(Pictured: in early 1971, Joni Mitchell and Carole King were making Blue and Tapestry in the same Hollywood studio complex, and James Taylor was making Mud Slide Slim down the street.)
Here’s more about the American Top 40 show from June 26, 1971:
EXTRA: “Too Young”/Nat King Cole
21. “Bridge Over Troubled Water”/Aretha Franklin
As Casey liked to do in AT40‘s earliest days, he featured the #1 song “from exactly 20 years ago.” Sometimes these features get snipped from the modern-day repeats, for good and obvious reasons. But “Too Young” was left in when this show was repeated a couple of weeks ago. A commercial break that originally appeared following “Too Young” was edited out, however, which put “Bridge Over Troubled Water” right next to it, and that sounded just fine, actually.
16. “Nathan Jones”/Supremes. Diana who? The Jean Terrell edition of the Supremes continued to score hits in 1971, just like old times. “Nathan Jones” is one of the more unusual Motown hits, thanks to its use of phasing, a bit of trickery I don’t recall hearing (at least not to this extent) on anything else from Hitsville.
15. “Double Lovin'”/Osmonds
10. “Sweet and Innocent”/Donny Osmond
“Double Lovin'” is not a song I hear very often, and it was disorienting for a moment when it came on this show because it sounds exactly like “One Bad Apple.” We will not discuss the potentially skeevy interpretation of the lyrics of either song: “Double Lovin'” sounds like an invitation to a threesome, and in “Sweet and Innocent,” 13-year-old Donny ogles the backside of an even younger girl.
14. “You’ve Got a Friend”/James Taylor. In just its fourth week on the Hot 100, “You’ve Got a Friend’ had gone 80-44-24 before leaping to #14 in this week. It would take four more weeks to get to #1.
12. “Joy to the World”/Three Dog Night. Casey runs down the statistics: “Joy to the World” spent six weeks at #1, is in its 16th week on American Top 40 during the week of June 26, and is the largest-selling single so far in 1971. It would spend one more week on the show, falling to #31 for the week of July 3 and then entirely out of the Hot 100 the week after that. It would end up Billboard‘s #1 song of 1971.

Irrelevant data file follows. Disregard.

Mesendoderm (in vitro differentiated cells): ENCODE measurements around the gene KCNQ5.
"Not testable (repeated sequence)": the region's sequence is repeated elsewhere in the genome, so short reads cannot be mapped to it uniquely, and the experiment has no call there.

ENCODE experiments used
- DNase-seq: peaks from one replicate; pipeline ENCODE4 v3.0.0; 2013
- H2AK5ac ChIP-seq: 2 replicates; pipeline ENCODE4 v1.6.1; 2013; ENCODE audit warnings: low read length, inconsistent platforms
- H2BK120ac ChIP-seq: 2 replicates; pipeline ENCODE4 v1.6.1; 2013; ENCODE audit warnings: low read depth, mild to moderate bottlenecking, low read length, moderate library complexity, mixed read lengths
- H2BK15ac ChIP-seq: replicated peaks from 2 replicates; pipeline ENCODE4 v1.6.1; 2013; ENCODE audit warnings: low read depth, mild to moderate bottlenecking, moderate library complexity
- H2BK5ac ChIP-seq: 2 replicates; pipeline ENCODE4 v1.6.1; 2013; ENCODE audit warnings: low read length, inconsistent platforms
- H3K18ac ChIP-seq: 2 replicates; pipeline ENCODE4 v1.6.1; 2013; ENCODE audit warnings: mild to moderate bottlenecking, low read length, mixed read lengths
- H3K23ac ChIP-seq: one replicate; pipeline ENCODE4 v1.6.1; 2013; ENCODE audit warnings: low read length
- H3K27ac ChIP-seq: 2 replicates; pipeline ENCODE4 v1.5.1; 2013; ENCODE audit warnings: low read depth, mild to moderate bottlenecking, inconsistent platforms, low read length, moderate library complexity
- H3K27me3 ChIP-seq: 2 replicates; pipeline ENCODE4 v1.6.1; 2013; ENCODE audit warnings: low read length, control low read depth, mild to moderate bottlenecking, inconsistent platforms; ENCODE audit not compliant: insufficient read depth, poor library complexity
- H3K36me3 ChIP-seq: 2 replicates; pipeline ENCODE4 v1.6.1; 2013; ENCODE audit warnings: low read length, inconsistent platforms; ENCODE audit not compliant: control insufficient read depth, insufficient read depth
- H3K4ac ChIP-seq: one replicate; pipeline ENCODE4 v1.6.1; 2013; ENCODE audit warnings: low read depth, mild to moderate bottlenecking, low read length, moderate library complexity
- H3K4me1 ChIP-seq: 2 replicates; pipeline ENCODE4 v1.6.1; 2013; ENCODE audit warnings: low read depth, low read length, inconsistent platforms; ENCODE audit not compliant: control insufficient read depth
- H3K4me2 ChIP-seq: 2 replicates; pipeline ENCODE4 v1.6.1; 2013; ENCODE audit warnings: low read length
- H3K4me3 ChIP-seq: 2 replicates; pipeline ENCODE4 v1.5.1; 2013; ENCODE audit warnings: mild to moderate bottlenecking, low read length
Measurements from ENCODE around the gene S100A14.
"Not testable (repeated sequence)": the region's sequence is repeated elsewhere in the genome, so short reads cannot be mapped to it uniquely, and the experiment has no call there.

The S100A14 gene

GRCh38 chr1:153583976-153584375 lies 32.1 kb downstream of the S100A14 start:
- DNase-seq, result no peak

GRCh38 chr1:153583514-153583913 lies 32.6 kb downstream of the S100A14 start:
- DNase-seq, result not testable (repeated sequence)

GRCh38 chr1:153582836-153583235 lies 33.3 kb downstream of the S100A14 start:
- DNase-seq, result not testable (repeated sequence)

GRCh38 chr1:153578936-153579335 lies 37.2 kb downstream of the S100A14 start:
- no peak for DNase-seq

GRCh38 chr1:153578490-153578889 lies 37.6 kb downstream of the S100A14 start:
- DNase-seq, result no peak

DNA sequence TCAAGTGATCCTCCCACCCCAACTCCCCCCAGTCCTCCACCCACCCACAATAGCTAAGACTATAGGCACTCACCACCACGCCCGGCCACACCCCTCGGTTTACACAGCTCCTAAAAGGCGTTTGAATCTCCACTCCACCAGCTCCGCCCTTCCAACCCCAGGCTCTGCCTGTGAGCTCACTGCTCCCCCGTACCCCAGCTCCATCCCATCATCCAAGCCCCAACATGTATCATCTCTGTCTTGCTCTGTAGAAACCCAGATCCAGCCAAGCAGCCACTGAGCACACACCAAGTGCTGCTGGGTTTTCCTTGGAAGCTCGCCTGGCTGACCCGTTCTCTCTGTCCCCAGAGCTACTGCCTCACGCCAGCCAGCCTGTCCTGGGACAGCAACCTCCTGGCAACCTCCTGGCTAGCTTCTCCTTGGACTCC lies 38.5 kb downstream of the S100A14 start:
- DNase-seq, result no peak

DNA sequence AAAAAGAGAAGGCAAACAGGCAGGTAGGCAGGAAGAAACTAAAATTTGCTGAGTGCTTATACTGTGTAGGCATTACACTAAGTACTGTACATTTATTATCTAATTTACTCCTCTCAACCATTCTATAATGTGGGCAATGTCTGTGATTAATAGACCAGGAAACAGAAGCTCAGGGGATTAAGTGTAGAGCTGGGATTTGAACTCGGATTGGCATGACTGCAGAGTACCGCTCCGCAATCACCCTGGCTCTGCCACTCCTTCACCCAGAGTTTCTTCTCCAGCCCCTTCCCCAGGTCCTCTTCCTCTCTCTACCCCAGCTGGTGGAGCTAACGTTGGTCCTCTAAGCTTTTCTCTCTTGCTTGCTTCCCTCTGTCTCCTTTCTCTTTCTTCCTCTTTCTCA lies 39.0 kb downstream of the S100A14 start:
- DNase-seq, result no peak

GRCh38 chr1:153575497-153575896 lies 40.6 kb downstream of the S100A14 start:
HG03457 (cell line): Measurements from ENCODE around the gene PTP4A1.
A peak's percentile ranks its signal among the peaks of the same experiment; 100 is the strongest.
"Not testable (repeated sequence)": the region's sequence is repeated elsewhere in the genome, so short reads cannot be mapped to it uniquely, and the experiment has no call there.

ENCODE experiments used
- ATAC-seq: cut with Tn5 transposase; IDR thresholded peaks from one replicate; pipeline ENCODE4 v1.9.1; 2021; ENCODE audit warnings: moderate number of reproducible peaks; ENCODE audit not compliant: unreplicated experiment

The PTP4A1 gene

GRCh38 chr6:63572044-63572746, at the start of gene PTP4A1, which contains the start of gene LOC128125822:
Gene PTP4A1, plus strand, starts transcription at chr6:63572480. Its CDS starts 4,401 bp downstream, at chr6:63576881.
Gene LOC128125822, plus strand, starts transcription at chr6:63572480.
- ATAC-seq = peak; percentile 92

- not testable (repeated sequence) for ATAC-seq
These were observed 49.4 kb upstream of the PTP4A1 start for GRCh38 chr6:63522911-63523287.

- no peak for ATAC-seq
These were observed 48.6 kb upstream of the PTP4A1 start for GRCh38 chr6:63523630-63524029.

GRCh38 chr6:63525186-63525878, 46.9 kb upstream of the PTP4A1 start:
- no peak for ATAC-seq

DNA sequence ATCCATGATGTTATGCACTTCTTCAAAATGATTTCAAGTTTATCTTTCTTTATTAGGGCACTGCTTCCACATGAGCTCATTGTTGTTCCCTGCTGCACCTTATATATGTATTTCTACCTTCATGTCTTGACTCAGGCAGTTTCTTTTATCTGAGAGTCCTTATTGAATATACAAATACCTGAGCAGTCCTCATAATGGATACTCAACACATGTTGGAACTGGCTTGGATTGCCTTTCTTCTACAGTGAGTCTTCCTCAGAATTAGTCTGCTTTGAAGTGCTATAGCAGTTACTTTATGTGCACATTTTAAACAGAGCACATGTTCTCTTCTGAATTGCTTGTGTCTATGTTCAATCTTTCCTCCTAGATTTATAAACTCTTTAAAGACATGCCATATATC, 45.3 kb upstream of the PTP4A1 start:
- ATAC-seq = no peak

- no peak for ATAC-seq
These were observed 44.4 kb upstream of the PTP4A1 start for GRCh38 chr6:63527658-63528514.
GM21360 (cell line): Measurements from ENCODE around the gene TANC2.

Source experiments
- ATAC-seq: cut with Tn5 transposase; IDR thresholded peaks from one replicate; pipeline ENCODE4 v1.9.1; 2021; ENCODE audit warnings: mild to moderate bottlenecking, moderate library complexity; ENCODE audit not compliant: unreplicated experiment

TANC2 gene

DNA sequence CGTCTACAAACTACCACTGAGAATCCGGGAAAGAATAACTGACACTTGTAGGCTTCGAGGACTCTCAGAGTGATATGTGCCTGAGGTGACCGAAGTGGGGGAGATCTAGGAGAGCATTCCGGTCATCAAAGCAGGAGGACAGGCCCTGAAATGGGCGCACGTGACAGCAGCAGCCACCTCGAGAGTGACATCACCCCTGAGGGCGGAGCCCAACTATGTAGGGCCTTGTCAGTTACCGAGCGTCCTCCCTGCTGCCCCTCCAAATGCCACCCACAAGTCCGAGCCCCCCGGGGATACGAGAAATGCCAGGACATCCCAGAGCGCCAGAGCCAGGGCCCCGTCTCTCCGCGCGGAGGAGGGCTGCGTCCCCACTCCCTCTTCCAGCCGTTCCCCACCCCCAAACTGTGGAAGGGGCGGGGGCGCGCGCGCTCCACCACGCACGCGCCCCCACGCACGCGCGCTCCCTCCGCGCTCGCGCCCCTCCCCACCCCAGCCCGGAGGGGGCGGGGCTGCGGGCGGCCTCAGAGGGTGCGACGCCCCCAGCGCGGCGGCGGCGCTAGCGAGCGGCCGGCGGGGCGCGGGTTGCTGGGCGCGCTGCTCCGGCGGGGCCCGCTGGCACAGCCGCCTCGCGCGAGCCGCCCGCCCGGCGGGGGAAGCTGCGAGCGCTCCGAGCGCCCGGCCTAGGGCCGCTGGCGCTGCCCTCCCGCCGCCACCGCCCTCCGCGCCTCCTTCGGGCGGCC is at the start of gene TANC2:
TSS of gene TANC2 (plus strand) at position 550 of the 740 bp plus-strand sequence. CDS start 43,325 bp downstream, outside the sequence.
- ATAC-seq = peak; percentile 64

8. “Don’t Pull Your Love”/Hamilton Joe Frank and Reynolds. There was an awkward edit in the recent national repeat of this show before “Don’t Pull Your Love,” removing a commercial break from the original 1971 broadcast. According to the original rundown sheet for the show, the spot was for a compilation album called American Top 40’s Double Dozen, a two-disc, 24-track set made up of oldies from the 60s with liner notes written by Casey. It was promoted on the show throughout the summer of 1971, and the 6/26/71 show contained five spots for it.
7. “It Don’t Come Easy”/Ringo Starr
6. “Brown Sugar”/Rolling Stones
5. “Treat Her Like a Lady”/Cornelius Brothers and Sister Rose
4. “Indian Reservation”/Raiders
3. “Want Ads”/Honey Cone
This is some solid AM radio pleasure right here. “Brown Sugar”—which is even sleazier than “Sweet and Innocent”—and “Want Ads” have already been #1; “Indian Reservation” will be.
2. “Rainy Days and Mondays”/Carpenters. “Rainy days and Mondays always get me down,” Karen sings, but there’s a solution to her troubles: “run and find the one who loves me.” Her sadness is neither existential nor unremitting—it’s the kind people feel in real life, and the solution real people often choose. Maybe that had something to do with why the song was so big. That, and the fact that it sounds great on the radio. “Rainy Days and Mondays” had been the hottest record in the country for a time, debuting on the Hot 100 at #46 in May, then going 20-11-5-3-2, and was in its second week at #2 during the week of June 26. (Someday I’m going to do the research, but if I’m recalling correctly, several Carpenters hits exploded up the charts that way, only to drop off just as quickly, as “Rainy Days and Mondays” eventually did.)
1.”It’s Too Late”/Carole King. In its second of six weeks at #1, and a great radio song from the first second, as piano, guitar, and congas deliver us to that memorable first line: “Stayed in bed all morning just to pass the time.” And the instrumental break in the middle, where Curtis Amy’s saxophone and Ralph Schuckett’s electric piano dance sensuously around one another, is just cool. Tapestry was also in its second week at #1, just beginning its run as one of the most enduring albums ever made. After it hit the Billboard 200 in April 1971, it would stay on that chart until January 1977.
Coming Monday: the bottom 60 from June 26, 1971.